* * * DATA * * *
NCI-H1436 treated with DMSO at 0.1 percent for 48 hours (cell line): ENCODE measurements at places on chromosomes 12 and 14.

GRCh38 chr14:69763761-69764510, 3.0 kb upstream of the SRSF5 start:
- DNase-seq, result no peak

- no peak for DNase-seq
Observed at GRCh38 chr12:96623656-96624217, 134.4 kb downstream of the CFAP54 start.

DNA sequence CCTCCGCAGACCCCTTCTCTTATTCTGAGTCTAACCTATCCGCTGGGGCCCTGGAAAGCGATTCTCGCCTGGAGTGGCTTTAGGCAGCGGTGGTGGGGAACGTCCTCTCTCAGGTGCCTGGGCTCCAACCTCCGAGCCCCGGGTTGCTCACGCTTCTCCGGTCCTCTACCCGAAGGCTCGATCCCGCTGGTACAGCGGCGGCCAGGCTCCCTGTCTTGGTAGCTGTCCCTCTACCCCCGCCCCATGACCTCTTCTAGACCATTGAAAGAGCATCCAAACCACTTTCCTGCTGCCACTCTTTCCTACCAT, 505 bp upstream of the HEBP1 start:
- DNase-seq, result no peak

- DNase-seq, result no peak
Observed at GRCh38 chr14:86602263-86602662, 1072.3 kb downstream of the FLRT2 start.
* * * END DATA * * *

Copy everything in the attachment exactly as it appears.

NCI-H1436 treated with DMSO at 0.1 percent for 48 hours (cell line): ENCODE measurements at places on chromosomes 12 and 14.

GRCh38 chr14:69763761-69764510, 3.0 kb upstream of the SRSF5 start:
- DNase-seq, result no peak

- no peak for DNase-seq
Observed at GRCh38 chr12:96623656-96624217, 134.4 kb downstream of the CFAP54 start.

DNA sequence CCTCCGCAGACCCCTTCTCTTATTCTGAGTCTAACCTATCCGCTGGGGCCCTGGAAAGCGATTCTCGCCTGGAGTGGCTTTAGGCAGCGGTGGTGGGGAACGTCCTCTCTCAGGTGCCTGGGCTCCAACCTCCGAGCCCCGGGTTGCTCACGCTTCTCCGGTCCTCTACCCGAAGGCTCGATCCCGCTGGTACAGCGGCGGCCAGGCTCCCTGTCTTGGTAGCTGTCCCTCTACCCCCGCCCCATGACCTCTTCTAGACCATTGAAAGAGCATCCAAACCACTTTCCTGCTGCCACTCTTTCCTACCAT, 505 bp upstream of the HEBP1 start:
- DNase-seq, result no peak

- DNase-seq, result no peak
Observed at GRCh38 chr14:86602263-86602662, 1072.3 kb downstream of the FLRT2 start.